It’s been a week since I posted my take on Mother Teresa’s loss of faith, and the media buzz continues with yet more commentary from atheist and orthodox on Teresa’s bleak life.
In Newsweek’s feature, “On Faith,” atheist Sam Harris offers an unsympathetic response to excerpts of Mother Teresa’s letters. “Christianity,” Harris says, “amounts to the claim that we must love and be loved by a God who approves of the scapegoating, torture, and murder of one man—his son, incidentally—in compensation for the misbehavior and thought-crimes of all others.”
Harris adds: “The notion that Jesus Christ died for our sins and that his death constitutes a successful propitiation of a ‘loving’ God is a direct and undisguised inheritance of the scapegoating barbarism that has plagued bewildered people throughout history.”
Harris diagnoses Mother Teresa’s despair as “run of the mill depression,” and he calls confessors and superiors to account for responding to her pleas for help by encouraging martyrdom.
Immediately after reading Harris’s piece, I turned to an op-ed in the New York Times by the Rev. James Martin, author of “The Lives of the Saints.” And sure enough, the Rev. Martin confirmed that at a confessor’s suggestion, Mother Teresa had apparently found solace in identifying with the suffering of the crucified Jesus.
In a 2006 interview with TruthDig Harris connects his concern about the dangers of martyrdom with those deluded Islamic faithful who chose to fly planes into the Twin Towers on 9/11. Harris says, “We can no longer ignore the fact that billions of our neighbors believe in the metaphysics of martyrdom, or in the literal truth of the Book of Revelation, or any of the other fantastical notions that have lurked in the minds of the faithful for millennia—because our neighbors are now armed with chemical, biological, and nuclear weapons.”
In introducing Harris, Truthdig explains his fame/notoriety: “With the publication of his 2004 New York Times bestseller, ‘The End of Faith,’ a full-throttle attack on religion, Sam Harris became the most prominent atheist in America.”
Truthdig mentions Harris’s degree in philosophy from Stanford, where he’s currently completing a doctorate in neuroscience, and it also suggests that Harris has studied Eastern and Western religious disciplines for 20 years. Regrettably, many of his comments in Truthdig’s lengthy interview indicate that Harris has had little or no formal theological education. For one thing, he seems oblivious to modern day biblical criticism routinely included in seminary curricula. He also appears to be unaware that many thoughtful Christians rejected his interpretation of their tradition, including the element of martyrdom, long before he got around to it.
Some of us even found a spiritual home in process theology. For the uninitiated, process theology is derived from Alfred North Whitehead’s philosophical ruminations. My background in philosophy is limited to the introductory course in undergraduate school; however, I do have a theological education from an accredited seminary, whose instructors were undaunted by Whitehead’s integration of findings from quantum physics with his philosophical principles.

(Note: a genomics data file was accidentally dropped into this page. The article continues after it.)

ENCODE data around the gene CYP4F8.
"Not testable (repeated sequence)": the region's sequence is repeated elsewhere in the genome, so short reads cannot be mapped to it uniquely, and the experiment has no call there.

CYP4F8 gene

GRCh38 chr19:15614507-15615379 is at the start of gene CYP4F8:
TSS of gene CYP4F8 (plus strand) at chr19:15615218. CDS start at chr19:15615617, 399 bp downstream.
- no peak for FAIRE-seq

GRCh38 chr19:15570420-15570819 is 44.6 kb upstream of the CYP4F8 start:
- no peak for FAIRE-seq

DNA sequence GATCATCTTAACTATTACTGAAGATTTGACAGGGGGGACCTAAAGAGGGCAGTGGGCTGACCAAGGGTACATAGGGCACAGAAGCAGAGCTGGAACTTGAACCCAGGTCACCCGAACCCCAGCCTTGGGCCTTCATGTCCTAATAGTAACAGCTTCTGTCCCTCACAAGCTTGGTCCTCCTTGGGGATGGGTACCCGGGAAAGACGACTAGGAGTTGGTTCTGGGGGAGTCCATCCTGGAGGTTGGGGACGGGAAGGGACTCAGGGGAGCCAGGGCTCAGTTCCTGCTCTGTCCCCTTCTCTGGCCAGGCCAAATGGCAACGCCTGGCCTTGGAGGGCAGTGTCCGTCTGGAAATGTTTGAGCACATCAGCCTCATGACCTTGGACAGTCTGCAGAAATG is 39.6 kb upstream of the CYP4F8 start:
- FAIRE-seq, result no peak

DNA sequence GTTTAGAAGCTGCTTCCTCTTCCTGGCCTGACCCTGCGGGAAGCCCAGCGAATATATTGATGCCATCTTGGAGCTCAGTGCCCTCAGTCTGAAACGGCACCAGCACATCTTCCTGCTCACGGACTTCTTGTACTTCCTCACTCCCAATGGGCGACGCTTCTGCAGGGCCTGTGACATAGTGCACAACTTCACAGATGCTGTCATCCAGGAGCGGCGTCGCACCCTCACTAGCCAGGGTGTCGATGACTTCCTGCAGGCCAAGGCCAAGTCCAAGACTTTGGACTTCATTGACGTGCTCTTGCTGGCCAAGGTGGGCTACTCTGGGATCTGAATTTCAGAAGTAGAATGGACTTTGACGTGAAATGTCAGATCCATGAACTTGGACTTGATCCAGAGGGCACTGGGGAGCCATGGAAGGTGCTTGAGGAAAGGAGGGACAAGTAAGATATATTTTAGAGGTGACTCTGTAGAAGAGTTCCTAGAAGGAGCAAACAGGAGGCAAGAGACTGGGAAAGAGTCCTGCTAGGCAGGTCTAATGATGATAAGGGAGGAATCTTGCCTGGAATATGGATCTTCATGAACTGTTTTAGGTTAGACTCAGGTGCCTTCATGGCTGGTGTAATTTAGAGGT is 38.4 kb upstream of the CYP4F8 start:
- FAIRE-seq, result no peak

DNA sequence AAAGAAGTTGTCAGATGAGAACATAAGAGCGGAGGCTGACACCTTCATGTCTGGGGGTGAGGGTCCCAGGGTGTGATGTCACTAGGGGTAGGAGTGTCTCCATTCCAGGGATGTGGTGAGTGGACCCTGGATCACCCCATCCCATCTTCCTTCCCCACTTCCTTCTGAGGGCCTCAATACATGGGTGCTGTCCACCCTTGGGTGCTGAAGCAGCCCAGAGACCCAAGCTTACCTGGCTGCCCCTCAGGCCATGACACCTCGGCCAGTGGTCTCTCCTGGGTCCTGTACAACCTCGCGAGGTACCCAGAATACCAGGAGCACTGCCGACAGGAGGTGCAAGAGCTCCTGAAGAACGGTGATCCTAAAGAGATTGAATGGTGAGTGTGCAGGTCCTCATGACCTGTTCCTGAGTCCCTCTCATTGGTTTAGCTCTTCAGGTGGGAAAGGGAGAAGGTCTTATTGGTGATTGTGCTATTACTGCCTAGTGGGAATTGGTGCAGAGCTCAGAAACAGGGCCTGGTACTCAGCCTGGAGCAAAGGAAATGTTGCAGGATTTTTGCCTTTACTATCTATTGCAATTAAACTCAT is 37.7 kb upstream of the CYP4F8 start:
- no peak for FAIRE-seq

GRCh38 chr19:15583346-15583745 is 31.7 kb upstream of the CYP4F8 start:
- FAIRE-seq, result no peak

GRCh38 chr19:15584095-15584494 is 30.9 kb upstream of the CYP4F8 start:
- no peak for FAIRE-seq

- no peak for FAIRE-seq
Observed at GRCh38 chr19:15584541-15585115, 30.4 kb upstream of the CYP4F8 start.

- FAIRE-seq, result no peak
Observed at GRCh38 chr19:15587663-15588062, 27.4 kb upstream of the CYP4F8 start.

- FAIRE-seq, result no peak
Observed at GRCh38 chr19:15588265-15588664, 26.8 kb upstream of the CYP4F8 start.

As a refresher, I recently reviewed “Process Thought and Its Applications,” in which theologian John Cobb, Jr. offered two theses: “First, the three dominant intellectual traditions of the modern West ― materialism, dualism, and idealism ― are leading us all to destruction. Second, process thought is the most adequate and promising alternative.”
In this article, Cobb nails materialism, dualism, and idealism for attitudes toward nature that are contributing to the global warming crisis. But he lets the church off the hook for repenting and becoming more ecologically sensitive ― coincidentally, Pope Benedict recently urged young Catholics at a youth rally in Loreto, Italy to take the lead in caring for the planet.
Process theology gets the gold star for an ecological attitude that acknowledges human beings are of nature ― not apart from it ― and we obviously cannot survive outside nature’s web of relationships.
Adherents of process theology believe the ecological web of relationships is the essential context of our faith. Noted process theologian Charles Hartshorne envisioned God’s relationship to the natural world as like that of the psyche or soul to the body, or most particularly to the brain, maintaining that all of life exists within God, and that we are as interconnected as cells within the human body.
To be clear: the God of process theology is not some big, macho guy in the sky who keeps a ledger of our good deeds and our misdeeds, handing out rewards and punishments accordingly. Instead, as process theology would have it, God relates to us in a consistently loving manner, respecting our free will, while continuously inviting each of us to act in the best interests of all of life ― including our own.
That should effectively rule out any kind of propitiating blood sacrifice, as described by Sam Harris, and the related dangers of martyrdom. It might even lead orthodox Christians toward focusing a little more on the life and teachings of the historical Jesus, instead of the cruel manner in which he died.
NOTE to readers: My schedule won’t permit me to update Katalusis again until next Tuesday, September 11, so have a great week and please check back in.